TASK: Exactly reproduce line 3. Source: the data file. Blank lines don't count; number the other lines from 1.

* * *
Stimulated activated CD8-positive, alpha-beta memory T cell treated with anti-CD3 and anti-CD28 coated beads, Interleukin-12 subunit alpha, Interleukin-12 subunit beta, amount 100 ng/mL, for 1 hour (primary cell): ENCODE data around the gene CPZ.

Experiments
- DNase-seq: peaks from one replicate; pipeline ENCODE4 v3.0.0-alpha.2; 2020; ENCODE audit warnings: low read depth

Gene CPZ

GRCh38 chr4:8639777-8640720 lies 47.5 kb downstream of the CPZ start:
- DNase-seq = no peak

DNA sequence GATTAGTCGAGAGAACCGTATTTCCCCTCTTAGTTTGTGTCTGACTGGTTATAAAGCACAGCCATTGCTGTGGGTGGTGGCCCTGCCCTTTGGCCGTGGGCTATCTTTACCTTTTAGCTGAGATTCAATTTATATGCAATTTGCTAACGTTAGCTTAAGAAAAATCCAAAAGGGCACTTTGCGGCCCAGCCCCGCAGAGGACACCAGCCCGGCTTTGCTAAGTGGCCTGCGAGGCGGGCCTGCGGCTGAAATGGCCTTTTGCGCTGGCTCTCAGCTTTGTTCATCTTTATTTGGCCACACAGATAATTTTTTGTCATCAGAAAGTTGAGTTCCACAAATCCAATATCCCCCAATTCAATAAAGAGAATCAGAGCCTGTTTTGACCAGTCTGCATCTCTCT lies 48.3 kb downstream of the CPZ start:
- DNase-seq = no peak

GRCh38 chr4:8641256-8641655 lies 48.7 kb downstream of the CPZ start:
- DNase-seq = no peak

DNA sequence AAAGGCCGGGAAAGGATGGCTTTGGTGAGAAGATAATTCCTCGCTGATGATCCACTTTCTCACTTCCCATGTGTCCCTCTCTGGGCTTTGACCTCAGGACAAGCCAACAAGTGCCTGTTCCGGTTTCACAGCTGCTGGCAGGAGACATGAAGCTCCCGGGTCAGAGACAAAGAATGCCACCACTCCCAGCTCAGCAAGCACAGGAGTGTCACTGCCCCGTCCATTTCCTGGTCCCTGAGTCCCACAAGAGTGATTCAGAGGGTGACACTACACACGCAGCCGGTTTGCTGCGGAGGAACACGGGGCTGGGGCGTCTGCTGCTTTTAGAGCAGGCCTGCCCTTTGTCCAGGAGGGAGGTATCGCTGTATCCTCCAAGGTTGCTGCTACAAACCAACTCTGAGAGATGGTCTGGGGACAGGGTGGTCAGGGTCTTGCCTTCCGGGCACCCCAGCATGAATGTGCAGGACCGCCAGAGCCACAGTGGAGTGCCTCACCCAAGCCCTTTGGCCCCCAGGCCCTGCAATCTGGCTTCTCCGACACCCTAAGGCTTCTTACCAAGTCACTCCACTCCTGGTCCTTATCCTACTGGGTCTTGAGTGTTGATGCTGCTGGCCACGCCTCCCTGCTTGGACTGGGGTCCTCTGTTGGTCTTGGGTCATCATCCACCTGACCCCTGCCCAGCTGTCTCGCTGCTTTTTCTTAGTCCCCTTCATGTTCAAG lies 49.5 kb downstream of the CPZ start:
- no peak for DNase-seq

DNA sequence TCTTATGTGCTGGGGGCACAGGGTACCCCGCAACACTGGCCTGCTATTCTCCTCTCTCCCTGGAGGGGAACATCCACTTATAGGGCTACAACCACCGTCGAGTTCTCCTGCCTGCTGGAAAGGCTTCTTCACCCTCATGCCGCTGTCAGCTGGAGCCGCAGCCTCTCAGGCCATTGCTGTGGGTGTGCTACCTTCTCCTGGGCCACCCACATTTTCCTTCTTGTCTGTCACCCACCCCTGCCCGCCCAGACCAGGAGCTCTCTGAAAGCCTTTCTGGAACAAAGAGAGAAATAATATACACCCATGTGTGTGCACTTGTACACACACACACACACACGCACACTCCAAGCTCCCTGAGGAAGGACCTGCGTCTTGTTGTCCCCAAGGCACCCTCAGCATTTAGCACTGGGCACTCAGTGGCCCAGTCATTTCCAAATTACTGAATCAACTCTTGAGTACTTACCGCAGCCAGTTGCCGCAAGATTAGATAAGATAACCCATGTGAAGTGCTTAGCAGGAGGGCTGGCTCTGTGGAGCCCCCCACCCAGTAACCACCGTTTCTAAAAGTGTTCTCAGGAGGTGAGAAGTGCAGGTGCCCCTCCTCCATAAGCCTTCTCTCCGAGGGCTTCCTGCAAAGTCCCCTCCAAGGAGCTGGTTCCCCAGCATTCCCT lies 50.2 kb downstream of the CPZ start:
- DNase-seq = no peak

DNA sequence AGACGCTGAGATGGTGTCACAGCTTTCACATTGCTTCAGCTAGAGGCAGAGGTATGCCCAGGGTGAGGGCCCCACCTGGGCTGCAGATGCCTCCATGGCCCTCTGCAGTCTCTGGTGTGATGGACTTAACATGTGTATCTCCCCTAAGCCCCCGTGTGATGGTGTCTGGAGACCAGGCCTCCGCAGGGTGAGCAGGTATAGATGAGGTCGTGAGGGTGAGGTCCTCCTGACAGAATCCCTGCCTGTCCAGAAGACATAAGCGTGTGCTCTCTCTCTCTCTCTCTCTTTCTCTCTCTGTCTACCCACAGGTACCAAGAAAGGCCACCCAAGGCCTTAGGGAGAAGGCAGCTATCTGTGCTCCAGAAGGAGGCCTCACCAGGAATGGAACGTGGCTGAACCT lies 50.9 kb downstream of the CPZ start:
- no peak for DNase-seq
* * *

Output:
- DNase-seq: peaks from one replicate; pipeline ENCODE4 v3.0.0-alpha.2; 2020; ENCODE audit warnings: low read depth